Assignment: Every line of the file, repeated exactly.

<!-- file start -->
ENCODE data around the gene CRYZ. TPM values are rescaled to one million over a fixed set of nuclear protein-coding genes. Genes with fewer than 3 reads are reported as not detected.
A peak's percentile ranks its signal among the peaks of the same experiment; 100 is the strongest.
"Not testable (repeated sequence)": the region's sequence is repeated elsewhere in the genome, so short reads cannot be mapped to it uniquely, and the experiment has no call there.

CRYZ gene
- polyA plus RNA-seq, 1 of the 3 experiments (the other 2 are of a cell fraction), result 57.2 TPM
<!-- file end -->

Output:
ENCODE data around the gene CRYZ. TPM values are rescaled to one million over a fixed set of nuclear protein-coding genes. Genes with fewer than 3 reads are reported as not detected.
A peak's percentile ranks its signal among the peaks of the same experiment; 100 is the strongest.
"Not testable (repeated sequence)": the region's sequence is repeated elsewhere in the genome, so short reads cannot be mapped to it uniquely, and the experiment has no call there.

CRYZ gene
- polyA plus RNA-seq, 1 of the 3 experiments (the other 2 are of a cell fraction), result 57.2 TPM